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Wylie Writes

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Rootwood

What is the point of making a found footage film when it is surrounded by a traditional narrative style?  Not like Cannibal Holocaust, where the traditional style was used as a framing device to present the found footage, but rather a traditional narrative that occasionally cuts to a shot from the point-of-view of a camera with a red record signal in the corner.  With Marcel Walz’s Rootwood, there isn’t even a documentary concept surrounding the whole thing, as…

Reviews

Cave Rescue

Following in the same footsteps as Clint Eastwood’s maligned biopic The 15:17 to Paris, Tom Waller’s Cave Rescue is a dramatic thriller about the 2018 real-life mission to save a team of young Thai soccer players.  Like Eastwood’s movie, it stars some of the actual people who were key players in the recovery.  There isn’t much build up to the incident in Cave Rescue, which separates it from The 15:17 to Paris.  Waller’s movie is…

Reviews

Coffee & Kareem

Director Michael Dowse comes from an eclectic filmography, but he’s becoming the go-to guy for mainstream fare. He recently brought audiences Stuber, which was an efficient buddy comedy but aggressively ordinary. But, following up a bland movie with something so unfunny and foul will make you value mediocrity. That’s *exactly* what happens with Dowse’s Netflix Original Coffee & Kareem, one of the worst movies of the year.

Reviews

It Started As a Joke

By: Trevor Chartrand It Started as a Joke is an emotionally charged documentary that will sort-of sneak up on you.  It’s so sneaky in fact, that the film will try to convince you that you’re watching ‘just another Netflix-style comedy special’ – until you’re suddenly not.  You’ll let your guard down, laughing with the featured comedians, chuckling at their on and off stage antics.  It’s funny, it’s goofy, and it’s a great time… and then…

Reviews

Playmobil: The Movie

Part way through Playmobil: The Movie, I was settling into a marginal recommendation.  As a colourful distraction for young kids who are starting to show interest in action flicks, it’s generic yet harmless entertainment.  But as the story dragged on through shameless attempts to emulate The Lego Movie franchise, Playmobil: The Movie began to pick at my patience.

Reviews

Resistance

Jonathan Jakubowicz’s Resistance comes at a time of surging interest in more action-oriented films relating to the Holocaust, World War II, anti-Semitism, and Nazism.  Unlike recent media like Amazon’s Hunters and HBO’s The Plot Against America, Resistance doesn’t participate in any overt historical or genre revisionism, though it is hard to ignore its slight devotion to the thriller genre.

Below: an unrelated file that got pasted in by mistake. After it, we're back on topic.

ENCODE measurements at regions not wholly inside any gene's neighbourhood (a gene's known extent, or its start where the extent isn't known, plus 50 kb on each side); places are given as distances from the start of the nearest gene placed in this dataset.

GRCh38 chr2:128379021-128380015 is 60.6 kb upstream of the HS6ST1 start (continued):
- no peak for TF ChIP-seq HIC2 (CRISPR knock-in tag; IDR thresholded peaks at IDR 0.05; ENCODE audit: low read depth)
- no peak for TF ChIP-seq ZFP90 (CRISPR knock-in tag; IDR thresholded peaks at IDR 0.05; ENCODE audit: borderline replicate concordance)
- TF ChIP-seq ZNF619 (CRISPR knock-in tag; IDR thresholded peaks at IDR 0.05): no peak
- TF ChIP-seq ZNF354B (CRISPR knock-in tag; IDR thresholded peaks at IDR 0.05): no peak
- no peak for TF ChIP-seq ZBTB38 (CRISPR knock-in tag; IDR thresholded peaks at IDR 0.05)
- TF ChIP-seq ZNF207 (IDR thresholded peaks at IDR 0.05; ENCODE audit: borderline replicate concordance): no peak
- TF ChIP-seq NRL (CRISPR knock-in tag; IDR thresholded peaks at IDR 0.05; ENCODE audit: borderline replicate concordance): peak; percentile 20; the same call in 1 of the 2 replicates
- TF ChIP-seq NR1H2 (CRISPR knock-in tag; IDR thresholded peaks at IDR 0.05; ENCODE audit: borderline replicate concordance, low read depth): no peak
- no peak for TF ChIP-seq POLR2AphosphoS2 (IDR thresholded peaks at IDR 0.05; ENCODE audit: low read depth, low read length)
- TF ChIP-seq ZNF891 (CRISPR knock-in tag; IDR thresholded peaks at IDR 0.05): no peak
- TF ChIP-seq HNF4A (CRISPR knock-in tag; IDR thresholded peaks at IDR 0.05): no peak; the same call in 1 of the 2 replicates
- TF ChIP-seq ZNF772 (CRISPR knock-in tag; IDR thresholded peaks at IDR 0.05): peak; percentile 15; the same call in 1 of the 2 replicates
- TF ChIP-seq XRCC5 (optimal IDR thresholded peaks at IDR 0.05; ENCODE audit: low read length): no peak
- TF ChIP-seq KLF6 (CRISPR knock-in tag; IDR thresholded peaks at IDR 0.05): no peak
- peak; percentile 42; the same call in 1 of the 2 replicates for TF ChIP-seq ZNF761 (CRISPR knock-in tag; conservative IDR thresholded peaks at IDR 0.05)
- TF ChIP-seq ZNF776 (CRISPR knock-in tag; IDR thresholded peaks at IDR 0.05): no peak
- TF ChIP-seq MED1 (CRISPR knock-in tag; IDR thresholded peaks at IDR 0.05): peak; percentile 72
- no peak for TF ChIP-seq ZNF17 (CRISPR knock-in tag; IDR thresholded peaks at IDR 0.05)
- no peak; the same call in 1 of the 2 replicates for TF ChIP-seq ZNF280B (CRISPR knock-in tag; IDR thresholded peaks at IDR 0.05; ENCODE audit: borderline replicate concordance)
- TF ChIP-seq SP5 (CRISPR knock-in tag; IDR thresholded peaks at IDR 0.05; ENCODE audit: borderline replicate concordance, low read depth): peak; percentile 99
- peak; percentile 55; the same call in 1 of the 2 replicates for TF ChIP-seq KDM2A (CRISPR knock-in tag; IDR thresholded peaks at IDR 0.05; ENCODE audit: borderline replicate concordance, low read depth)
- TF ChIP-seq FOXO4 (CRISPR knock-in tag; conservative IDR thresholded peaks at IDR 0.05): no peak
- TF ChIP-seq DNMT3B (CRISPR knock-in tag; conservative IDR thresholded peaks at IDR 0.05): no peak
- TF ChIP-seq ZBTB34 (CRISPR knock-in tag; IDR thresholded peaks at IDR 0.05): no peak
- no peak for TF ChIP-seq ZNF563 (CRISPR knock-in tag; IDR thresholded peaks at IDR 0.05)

Reviews

Reel Redemption: The Rise of Christian Cinema

With Reel Redemption: The Rise of Christian Cinema, film critic Tyler Smith searches through the history of cinema to enlighten audiences on the relationship religious filmmakers and movie goers have with Hollywood.  Smith’s thorough research allows the writer/director to cite specific film eras and different secular representations in order to pitch an unbiased visual essay, while his articulate opinions and personable narration give movie goers a degree of comfort towards the film’s guiding hand.

Reviews

The Assent

The possession horror sub-genre has become a formula.  A normal family suddenly starts experiencing disturbing behaviour (usually from a child) that can only be described as otherworldly, cueing a priest or a similar follower of the good word to go through with an exorcism.  It’s the job of the production to rise above this predictability to offer audiences individual strengths (creepy imagery and atmospheric scares, sometimes a scene-stealing performance like Jeffrey Dean Morgan’s in The…

Reviews

To Live To Sing

By: Jolie Featherstone Johnny Ma’s latest feature film,  To Live To Sing, is an ethereal love letter to traditional Sichuan opera troupes and to the indefatigable drive of artists protecting their vision, legacy, and family.

Reviews

Vivarium

Vivarium works as jet-black satire about the pressures of fulfilling roles that have been imposed by a seemingly unanimous understanding of tradition.  It’s existentially dour, but these dissatisfied emotions from director Lorcan Finnegan and screenwriter Garret Shanley are supposed to identify how normalized expectations are not so much a failsafe plan for people, but actually a suffocating framework.